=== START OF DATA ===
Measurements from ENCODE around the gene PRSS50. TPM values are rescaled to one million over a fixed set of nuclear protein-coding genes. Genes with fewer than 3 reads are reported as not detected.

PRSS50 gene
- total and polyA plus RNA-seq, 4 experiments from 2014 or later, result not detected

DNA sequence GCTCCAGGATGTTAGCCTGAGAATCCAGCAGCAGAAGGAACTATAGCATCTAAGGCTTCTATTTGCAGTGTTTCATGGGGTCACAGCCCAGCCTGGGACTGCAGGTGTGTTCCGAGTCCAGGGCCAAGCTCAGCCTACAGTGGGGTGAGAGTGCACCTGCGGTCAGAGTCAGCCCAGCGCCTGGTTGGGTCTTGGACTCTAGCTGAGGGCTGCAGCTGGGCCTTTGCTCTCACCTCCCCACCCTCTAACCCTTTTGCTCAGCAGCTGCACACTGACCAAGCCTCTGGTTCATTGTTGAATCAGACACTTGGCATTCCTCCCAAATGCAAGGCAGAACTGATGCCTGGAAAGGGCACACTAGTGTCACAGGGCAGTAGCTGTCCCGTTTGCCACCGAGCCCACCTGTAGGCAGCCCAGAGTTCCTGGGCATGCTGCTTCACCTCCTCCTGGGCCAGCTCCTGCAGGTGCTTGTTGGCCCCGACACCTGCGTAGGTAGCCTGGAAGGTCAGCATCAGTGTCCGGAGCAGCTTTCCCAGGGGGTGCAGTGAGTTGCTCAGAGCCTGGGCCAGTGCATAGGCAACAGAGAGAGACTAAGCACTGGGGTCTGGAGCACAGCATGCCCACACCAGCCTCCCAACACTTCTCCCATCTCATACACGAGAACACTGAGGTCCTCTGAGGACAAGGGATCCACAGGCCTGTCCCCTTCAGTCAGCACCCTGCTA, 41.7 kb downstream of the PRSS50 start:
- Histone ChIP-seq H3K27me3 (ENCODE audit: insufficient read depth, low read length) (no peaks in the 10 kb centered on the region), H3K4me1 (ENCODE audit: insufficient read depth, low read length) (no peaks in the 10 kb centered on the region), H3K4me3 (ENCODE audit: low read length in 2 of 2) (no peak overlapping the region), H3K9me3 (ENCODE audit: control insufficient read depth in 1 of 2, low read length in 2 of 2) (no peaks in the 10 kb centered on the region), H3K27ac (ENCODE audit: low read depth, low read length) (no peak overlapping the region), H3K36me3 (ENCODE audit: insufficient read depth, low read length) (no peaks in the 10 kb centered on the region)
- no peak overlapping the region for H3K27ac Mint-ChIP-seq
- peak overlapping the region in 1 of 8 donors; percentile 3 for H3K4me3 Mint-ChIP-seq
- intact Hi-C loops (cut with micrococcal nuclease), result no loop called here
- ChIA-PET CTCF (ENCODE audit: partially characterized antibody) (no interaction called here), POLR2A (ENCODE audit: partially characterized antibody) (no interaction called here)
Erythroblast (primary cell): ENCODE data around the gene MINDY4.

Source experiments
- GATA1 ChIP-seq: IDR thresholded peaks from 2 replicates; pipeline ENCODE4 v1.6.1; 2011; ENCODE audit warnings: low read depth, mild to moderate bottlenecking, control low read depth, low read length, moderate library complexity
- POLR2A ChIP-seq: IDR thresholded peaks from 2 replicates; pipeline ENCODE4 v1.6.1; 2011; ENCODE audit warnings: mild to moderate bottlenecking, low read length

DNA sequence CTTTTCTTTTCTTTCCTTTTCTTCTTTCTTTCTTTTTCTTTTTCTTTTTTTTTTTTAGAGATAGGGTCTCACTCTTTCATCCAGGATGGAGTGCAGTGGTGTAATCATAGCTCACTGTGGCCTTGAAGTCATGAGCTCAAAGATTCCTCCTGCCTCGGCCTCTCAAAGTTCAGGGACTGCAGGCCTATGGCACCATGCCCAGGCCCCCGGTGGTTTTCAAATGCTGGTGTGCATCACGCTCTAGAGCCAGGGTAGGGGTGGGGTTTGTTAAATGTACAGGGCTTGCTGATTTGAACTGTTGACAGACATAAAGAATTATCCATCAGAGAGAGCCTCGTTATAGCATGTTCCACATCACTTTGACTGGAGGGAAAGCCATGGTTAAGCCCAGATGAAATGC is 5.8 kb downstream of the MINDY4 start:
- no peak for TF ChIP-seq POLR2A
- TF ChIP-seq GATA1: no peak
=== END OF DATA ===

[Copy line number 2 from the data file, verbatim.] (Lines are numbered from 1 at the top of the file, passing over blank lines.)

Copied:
PRSS50 gene